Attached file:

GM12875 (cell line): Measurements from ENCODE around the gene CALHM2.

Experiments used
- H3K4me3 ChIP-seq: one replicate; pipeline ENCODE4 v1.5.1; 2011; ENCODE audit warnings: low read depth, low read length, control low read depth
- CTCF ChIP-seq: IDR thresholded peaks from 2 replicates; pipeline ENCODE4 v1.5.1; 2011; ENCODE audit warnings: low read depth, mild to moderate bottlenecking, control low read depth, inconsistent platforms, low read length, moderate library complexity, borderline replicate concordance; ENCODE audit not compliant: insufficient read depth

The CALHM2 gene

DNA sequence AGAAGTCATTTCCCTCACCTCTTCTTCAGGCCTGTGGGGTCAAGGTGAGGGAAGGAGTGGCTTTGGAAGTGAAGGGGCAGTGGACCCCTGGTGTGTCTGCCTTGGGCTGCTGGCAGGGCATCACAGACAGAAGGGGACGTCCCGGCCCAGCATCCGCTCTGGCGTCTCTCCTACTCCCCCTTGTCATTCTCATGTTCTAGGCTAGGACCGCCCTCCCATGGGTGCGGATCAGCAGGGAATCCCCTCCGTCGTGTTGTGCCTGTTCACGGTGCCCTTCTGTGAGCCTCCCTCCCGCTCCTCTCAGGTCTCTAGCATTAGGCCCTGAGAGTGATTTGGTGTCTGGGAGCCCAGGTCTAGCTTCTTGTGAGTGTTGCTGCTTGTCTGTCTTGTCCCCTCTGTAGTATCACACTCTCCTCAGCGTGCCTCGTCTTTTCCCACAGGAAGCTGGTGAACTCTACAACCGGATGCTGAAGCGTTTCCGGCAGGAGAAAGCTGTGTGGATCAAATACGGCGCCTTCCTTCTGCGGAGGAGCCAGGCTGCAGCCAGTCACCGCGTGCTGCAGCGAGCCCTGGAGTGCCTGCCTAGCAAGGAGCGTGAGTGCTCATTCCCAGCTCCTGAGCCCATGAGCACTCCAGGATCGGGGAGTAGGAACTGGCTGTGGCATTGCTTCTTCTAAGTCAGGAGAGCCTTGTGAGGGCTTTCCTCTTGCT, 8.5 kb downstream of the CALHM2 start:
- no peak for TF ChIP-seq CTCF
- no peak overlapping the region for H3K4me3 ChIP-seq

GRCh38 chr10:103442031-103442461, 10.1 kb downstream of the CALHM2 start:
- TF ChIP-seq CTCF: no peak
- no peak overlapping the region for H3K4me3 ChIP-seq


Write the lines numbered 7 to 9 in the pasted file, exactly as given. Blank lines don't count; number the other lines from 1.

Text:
- no peak for TF ChIP-seq CTCF
- no peak overlapping the region for H3K4me3 ChIP-seq

GRCh38 chr10:103442031-103442461, 10.1 kb downstream of the CALHM2 start: